Christine Apiot.

By Christine Apiot

Make a circle….Circle…….A big……Circle……Circle………The melodies of children singing during break time runs us back down the memory lanes of our time in nursery school. That moment when you are chosen by the teacher to act the cat chasing after a fellow pupil who acts as a rat running around the circle.

It is a game of persistence for both the rat and the cat until when one of them gives up. In this particular chase, Kevin Kaweesa is the cat, and his persistence is unwavering as his classmates cheer him to speed up and catch the rat…..

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For Kevin, a pupil at Bridge Nkumba, standing the circle, and chasing the rat with his friends cheering him on is an inspirational moment at the end of a very difficult start in life. Kevin was born with one hand and struggles with a mental disability. On top of all this Kevin lost his mother when he was little. A hard start for any child but in a village the struggle can easily be overwhelming. Luckily, he had the love and support of his father and later on, stepmother.

Kevin joined Bridge’s baby class but has now advanced to middle class. His class teacher Wilber Mugere pays particular attention to Kaweesa since he is a slow but determined learner. “I spend extra 30 minutes with Kevin to help him catch up since he is a slow learner. He is still perfecting the art of gripping a pencil. So we practice some more every day.” Teacher Mugere adds. Teacher Mugere says that Kevin is making some progress and she is optimistic that he will catch gradually. “Kevin likes numbers most. He can now count 1-10 and he can write them too. He really enjoys physical education and playing with others.” He adds. Not every child is as lucky, in many overcrowded classrooms teachers do have the time to give individual attention.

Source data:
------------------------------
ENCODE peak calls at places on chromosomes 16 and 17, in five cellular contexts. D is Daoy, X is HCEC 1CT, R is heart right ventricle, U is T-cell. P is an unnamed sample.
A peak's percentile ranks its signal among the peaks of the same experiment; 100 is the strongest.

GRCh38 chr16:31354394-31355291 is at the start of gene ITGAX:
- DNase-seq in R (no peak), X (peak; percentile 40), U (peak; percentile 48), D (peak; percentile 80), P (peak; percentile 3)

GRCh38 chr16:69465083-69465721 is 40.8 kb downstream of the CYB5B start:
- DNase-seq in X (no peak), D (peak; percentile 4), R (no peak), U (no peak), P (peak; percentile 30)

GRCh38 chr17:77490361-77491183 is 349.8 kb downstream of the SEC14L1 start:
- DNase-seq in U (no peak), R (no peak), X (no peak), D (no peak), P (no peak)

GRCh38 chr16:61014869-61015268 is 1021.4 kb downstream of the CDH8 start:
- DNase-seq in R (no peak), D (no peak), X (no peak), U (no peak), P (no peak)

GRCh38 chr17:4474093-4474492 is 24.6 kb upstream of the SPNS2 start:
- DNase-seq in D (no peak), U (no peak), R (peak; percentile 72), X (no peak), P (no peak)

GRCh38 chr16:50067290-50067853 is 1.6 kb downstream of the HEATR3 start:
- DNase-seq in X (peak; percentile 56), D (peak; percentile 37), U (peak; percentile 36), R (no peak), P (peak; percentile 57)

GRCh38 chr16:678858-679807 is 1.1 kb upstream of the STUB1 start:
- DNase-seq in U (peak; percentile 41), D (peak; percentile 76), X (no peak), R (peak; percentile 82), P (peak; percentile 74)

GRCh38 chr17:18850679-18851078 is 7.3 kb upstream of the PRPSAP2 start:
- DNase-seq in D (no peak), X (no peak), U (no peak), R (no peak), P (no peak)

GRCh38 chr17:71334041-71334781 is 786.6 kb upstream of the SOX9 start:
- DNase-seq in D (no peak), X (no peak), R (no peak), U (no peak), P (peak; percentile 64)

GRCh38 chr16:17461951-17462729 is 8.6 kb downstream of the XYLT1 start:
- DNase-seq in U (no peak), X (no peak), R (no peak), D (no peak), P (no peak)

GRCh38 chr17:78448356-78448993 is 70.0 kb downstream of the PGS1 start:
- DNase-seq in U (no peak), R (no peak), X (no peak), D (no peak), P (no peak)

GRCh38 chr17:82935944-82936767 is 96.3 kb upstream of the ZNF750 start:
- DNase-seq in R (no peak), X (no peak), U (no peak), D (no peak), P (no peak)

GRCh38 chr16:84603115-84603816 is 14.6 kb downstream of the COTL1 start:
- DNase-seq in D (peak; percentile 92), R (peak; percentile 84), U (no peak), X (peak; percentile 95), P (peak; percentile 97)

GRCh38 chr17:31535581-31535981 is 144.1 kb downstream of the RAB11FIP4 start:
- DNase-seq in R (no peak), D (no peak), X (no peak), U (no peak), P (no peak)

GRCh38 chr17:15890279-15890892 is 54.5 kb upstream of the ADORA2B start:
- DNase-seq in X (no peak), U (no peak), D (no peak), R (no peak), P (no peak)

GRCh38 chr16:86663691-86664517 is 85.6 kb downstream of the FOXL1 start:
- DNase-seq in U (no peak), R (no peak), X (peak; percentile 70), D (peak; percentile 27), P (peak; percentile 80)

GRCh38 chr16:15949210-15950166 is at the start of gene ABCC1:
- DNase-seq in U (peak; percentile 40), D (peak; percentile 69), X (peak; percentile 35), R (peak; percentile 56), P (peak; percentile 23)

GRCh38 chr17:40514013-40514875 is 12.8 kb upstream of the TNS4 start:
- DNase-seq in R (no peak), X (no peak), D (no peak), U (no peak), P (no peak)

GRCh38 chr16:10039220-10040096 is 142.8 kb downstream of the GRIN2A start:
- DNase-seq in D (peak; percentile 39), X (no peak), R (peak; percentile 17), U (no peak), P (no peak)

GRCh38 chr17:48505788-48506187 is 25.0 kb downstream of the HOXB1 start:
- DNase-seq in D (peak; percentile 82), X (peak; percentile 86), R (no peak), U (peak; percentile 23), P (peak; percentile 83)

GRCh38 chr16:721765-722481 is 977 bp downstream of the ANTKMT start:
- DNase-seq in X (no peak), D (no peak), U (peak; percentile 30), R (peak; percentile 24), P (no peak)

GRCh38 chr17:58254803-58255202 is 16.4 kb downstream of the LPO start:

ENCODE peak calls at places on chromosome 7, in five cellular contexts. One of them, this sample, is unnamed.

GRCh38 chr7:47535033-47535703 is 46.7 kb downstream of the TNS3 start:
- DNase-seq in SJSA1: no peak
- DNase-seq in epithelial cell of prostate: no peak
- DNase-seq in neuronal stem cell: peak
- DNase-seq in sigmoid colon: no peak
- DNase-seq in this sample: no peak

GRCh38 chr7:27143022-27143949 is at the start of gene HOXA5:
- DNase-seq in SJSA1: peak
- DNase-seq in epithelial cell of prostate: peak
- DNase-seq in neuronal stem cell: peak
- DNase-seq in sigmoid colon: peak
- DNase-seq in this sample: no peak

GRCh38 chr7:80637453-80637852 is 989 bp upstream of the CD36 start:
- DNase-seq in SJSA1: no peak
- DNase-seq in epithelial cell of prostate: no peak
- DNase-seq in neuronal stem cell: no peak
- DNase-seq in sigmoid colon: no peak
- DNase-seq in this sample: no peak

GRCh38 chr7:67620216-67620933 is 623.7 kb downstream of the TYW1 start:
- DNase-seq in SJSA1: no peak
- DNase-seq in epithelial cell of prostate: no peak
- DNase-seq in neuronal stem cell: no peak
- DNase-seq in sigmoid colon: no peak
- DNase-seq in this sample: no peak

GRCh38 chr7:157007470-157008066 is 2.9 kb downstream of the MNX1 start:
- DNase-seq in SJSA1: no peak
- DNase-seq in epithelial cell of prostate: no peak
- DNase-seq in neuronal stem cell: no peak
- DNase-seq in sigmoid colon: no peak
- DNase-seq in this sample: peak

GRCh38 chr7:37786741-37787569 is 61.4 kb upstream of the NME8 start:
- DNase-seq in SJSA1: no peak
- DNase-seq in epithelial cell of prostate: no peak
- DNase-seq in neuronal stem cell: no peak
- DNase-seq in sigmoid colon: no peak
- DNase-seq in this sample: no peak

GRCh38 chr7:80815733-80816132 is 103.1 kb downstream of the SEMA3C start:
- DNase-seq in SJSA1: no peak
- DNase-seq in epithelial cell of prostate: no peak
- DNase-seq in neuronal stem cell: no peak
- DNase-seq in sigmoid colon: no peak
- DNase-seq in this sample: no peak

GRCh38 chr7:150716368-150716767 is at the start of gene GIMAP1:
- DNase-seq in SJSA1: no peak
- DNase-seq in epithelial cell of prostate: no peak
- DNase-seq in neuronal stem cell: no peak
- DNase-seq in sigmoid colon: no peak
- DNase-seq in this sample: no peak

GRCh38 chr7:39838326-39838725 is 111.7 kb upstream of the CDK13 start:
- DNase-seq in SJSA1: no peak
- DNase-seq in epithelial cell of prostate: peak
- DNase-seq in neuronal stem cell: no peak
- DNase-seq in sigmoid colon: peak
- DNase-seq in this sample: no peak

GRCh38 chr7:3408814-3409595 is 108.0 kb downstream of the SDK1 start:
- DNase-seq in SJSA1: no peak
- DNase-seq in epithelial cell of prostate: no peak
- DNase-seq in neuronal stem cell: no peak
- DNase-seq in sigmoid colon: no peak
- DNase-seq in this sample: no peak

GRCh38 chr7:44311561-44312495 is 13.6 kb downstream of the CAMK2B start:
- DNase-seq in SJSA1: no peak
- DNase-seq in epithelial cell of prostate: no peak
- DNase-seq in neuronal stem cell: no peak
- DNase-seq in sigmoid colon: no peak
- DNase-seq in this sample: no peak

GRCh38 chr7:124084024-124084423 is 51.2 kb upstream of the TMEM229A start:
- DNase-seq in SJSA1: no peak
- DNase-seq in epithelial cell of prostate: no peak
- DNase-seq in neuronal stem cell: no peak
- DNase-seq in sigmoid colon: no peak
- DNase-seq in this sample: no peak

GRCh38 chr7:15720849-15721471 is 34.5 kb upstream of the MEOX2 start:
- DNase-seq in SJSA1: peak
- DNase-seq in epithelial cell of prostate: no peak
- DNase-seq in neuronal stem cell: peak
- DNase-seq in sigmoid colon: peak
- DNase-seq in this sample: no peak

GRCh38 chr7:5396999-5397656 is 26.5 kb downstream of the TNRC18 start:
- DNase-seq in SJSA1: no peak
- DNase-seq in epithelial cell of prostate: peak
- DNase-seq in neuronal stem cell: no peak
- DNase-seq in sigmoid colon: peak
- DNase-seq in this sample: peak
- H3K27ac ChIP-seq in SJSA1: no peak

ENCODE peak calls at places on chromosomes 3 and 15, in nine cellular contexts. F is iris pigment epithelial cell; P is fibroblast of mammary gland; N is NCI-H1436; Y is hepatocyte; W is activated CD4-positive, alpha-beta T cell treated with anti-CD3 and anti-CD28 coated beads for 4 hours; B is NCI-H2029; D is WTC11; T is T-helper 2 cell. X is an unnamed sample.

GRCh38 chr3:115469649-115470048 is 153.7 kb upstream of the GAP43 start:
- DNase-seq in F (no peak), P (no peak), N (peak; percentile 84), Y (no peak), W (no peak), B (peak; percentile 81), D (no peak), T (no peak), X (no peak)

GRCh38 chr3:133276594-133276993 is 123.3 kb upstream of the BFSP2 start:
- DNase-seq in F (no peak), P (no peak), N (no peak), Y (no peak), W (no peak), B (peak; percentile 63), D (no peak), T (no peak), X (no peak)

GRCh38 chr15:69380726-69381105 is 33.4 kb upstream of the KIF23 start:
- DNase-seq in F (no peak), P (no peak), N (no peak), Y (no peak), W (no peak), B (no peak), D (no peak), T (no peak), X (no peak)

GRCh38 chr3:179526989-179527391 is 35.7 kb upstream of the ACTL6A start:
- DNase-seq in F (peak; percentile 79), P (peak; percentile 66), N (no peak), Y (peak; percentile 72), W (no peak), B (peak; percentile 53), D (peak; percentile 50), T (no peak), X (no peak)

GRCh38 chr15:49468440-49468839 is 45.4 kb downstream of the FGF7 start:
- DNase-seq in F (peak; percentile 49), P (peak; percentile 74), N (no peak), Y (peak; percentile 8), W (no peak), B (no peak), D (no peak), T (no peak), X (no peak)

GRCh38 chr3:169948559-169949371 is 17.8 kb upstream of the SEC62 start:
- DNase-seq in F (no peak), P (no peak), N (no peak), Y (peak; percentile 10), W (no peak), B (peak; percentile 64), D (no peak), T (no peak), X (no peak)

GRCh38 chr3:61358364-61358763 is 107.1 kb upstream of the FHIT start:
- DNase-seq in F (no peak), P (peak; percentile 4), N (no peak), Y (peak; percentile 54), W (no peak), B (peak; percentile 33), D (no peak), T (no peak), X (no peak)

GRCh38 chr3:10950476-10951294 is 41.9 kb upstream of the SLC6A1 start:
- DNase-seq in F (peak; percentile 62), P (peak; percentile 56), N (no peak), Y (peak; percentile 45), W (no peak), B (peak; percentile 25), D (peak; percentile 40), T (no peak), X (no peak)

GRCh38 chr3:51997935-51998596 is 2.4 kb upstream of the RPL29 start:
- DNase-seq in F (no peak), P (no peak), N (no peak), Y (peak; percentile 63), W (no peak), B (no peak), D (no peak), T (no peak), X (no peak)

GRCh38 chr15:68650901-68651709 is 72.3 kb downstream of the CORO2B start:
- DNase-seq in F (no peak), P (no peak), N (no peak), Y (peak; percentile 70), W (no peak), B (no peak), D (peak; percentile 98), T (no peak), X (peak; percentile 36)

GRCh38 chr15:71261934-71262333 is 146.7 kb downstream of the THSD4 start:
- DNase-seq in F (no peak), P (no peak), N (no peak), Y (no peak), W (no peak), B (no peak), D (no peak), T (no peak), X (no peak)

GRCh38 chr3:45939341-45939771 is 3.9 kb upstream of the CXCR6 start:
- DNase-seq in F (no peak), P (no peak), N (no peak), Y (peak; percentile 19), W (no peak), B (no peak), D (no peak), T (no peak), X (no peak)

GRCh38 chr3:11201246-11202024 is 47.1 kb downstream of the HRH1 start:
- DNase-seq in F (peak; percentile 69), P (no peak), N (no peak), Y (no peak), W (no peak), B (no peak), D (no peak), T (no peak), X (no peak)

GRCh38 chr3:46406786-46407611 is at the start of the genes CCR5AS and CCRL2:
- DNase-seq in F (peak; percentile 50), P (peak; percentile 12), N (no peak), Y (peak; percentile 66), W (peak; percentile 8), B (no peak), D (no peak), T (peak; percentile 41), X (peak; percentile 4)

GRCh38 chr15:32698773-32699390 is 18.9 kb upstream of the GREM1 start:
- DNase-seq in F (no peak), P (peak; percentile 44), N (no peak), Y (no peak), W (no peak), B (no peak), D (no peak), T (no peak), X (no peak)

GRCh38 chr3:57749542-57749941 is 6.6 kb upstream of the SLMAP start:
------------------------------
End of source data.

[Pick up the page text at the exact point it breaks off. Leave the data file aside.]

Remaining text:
The zero tolerance to discrimination has made it possible for Kevin to fit in well at school, make friends and be able to learn along with other children. But the story is often different elsewhere.
For the first time, the world is convening in London to discuss what more can be done to ensure that the world and its systems are inclusive. The UK government’s Department for International Development (DFID) will co-host the first ever Global Disability Summit with the International Disability Alliance this week; and should be praised for their leadership on this issue.

Uganda will be represented by a delegation led by Janat Mukwaya, the Minister of Gender, Labour and Social Development, the Permanent Secretary in the Ministry of Gender Pius Bigirimana among other officials.

It should be an opportunity to Uganda and indeed the world to discuss inclusive access to quality education for the disabled community. Sustainable Development Goal 4 fundamentally promotes ‘inclusive and quality education and lifelong learning opportunities for all’. For many, conversations around SDG4 have had a policy focus on children living in extreme poverty; without paying particular attention to those living in extreme poverty who also have the hurdle of disability to overcome.

It is time the global call that “No Child should be left Behind” , the title of the UK’s International Development committee (IDC) inquiry last year, is answered by with tangible commitments on providing access to quality education to those suffering from physical or mental disablement.

Ensuring that as with all children, children with disabilities, have access to a good school, where they can learn is essential; not only for the disabled child but for the community of which they are a part. Children learn from each other and ensuring that they are surrounded with children of differing abilities, tribes, religions and gender is essential for not only their personal development but the development of community cohesion. Making sure that a school is a supportive and friendly environment and that those with disabilities are fully integrated into school life, as at Bridge, is crucially important.

The struggle to ensure that children have access to a good education can be challenging enough for most families. For those that live in poverty, choice is both poor and limited. Compound those complexities with a disability a child’s likelihood of accessing a good education diminishes evermore. We need to challenge the way that children with disabilities are treated and often stigmatised. We need to make school a welcoming and integrated place, for it is a microcosm of the future we wish to have and the communities we wish to live in.

We should be thankful that DFID is taking the lead on this issue and I am hopeful that our delegation to the summit will return with ideas on how to actualize the recommendations of the global meeting to make more children like Kevin able to achieve their dreams.

Christine Apiot
Director Academics
Bridge, Uganda